Changes to initial teacher training funding
SansaSnark · 06/10/2019 14:13
Just wondering what people thought about the changes to bursaries and bursary structure. Details are available here: www.gov.uk/guidance/funding-initial-teacher-training-itt-academic-year-2020-to-2021
I think the big headline change is early career payments for maths, chemistry, physics and langauages. Details here: www.gov.uk/guidance/mathematics-early-career-payments-guidance-for-teachers-and-schools. From next year, teachers in these subjects will get an extra £2000 in their second, third and fourth year of teaching, or £3000 if they are in certain areas of the country.
I think this is good in that it's looking at retention as well as just getting people onto PGCEs, but I'm not sure if it's enough of a move in this direction, and I'm interested to know how experienced teachers of 10 years + feel about this?
In terms of bursaries, geography has gone right down- which I think makes a bit of sense as it's not a core subject. English has gone down, which surprises me, as I know a lot of people thought £15.000 was already too low for English. DT has gone up to £15,000 and art and design will receive a bursary for the first time. Classics still attracts £26,000 despite not being a subject taught in most state schools.
For interest, you can see 2018 recruitment figures here: assets.publishing.service.gov.uk/government/uploads/system/uploads/attachment_data/file/759716/ITT_Census_2018_to_2019_main_text.pdf
You can see why they've put the bursary up for DT- only 33% of the PGCE students needed were recruited last year!
Sotiredofthislife · 06/10/2019 16:34
I like the idea of retention payments - I have always felt the big bursaries attract a significant number of career changers who aren’t necessarily sure they want to change career. I mentored someone a few years ago who was in it for the cash. He was quite open about it. I would give smaller up front payments and then something every couple of years to 10 years and I would reward again at 15 years.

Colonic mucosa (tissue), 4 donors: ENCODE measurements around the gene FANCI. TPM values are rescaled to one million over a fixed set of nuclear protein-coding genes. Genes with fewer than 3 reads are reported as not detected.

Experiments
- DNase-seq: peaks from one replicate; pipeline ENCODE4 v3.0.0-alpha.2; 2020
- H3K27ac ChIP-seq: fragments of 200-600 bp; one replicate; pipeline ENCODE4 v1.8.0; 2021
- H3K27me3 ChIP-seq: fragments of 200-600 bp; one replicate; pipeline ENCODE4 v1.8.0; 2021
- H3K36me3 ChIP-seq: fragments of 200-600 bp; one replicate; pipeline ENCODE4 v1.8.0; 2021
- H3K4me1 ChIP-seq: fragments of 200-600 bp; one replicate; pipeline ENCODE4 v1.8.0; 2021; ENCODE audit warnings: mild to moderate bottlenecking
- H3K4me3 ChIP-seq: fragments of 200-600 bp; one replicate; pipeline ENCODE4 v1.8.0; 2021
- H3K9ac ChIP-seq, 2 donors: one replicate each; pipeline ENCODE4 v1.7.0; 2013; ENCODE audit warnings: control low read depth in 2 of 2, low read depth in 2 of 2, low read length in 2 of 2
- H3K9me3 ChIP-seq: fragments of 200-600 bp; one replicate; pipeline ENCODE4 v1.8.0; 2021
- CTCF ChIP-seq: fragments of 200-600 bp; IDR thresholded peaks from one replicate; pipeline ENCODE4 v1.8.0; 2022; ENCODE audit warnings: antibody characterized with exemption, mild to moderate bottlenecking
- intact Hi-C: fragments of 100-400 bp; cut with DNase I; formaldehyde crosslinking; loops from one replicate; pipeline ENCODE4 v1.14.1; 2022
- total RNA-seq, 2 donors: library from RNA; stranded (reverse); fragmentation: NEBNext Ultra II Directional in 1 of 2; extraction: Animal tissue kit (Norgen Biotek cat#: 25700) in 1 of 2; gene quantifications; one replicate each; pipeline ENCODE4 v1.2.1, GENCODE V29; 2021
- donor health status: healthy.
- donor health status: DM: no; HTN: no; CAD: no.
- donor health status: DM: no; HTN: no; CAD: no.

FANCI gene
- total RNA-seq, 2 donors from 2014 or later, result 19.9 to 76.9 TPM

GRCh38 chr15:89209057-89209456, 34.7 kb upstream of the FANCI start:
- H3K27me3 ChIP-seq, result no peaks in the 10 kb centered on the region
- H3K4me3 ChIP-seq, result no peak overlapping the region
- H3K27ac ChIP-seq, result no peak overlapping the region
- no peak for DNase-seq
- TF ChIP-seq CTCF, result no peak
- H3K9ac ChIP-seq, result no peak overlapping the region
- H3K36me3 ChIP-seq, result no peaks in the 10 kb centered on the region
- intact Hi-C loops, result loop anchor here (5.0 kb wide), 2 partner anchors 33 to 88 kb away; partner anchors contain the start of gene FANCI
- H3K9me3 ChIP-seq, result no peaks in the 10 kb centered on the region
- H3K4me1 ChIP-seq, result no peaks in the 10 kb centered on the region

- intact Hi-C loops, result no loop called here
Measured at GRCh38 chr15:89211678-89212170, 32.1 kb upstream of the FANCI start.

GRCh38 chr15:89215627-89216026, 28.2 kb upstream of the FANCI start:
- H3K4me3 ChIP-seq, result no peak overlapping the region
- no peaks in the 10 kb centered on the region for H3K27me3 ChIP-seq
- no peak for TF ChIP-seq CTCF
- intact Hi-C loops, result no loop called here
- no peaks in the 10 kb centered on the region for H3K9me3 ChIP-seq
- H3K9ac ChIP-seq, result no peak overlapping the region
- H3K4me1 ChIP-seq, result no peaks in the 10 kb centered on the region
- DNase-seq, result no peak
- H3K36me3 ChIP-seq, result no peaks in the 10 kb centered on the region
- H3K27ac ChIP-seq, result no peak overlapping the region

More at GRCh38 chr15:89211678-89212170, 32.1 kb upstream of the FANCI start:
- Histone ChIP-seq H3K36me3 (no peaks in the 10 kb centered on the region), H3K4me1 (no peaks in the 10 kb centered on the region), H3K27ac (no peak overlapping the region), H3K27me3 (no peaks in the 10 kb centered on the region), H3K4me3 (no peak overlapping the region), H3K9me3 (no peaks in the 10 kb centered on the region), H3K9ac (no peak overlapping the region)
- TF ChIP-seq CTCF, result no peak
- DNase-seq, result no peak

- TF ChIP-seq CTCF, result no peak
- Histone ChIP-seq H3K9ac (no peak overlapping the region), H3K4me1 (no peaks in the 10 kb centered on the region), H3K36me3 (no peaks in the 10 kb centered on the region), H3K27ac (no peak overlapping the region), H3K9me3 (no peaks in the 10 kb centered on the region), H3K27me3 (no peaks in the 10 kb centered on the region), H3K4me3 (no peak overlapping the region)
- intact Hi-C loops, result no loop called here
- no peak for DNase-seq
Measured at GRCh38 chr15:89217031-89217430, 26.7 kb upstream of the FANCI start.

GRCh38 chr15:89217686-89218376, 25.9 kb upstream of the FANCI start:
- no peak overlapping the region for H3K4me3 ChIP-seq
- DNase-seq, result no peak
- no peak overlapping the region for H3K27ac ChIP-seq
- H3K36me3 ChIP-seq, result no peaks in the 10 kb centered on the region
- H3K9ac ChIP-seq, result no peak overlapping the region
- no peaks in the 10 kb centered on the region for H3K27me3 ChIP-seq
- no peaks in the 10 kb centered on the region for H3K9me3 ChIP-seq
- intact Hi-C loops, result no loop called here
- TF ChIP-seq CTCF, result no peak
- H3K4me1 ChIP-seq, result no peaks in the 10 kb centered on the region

I assume bursaries reflect current need so don’t feel I can comment. Classics is a mystery. Perhaps there is a plan to have all state schools teach Latin within the next 10 years.
noblegiraffe · 06/10/2019 17:23
I notice postgraduate teaching apprenticeships on there. If you do schools direct in, say, maths, you get £19,000, but if you do a maths apprenticeship you get £14,500. What?
Also, if you want to train to teach, it’s all a bit complicated, isn’t it? Teach First, Schools Direct, Apprenticeship, PGCE...
noblegiraffe · 06/10/2019 17:26
Just spotted the big change in retention payments - last year the maths bursary was £20k and the retention payments made up the rest of the bursary.
This year the bursary is back to £26k for maths and the retention payments are on top of that.
Maths teacher recruitment numbers were down this year so they obviously realised that not paying a large whack upfront was putting people off. Duh.
namechangedyetagain · 06/10/2019 17:35
I'm hoping to apply for 2020 - well if I can ever get the bloody personal statement written. I didn't even know that primary maths attracted a bursary until the other day, thought it was just secondary. Im not even that sure that it would be enough to persuade someone to teach. You don't really go into teaching for the money do you?
Piggywaspushed · 06/10/2019 18:26
I can't believe English is being shafted like this : my experience suggests there is a big recruitment and retention issue in English. looking forward, number taking English A level and English degrees are in decline. Not sure this makes sense!
minimomtogiants · 06/10/2019 18:28
I think they'd do better to look at teacher retention and getting people through the PGCE - the work load is savage during the PGCE.
noblegiraffe · 06/10/2019 18:32
Retention payments for current teachers please! They can’t argue that they’re not needed!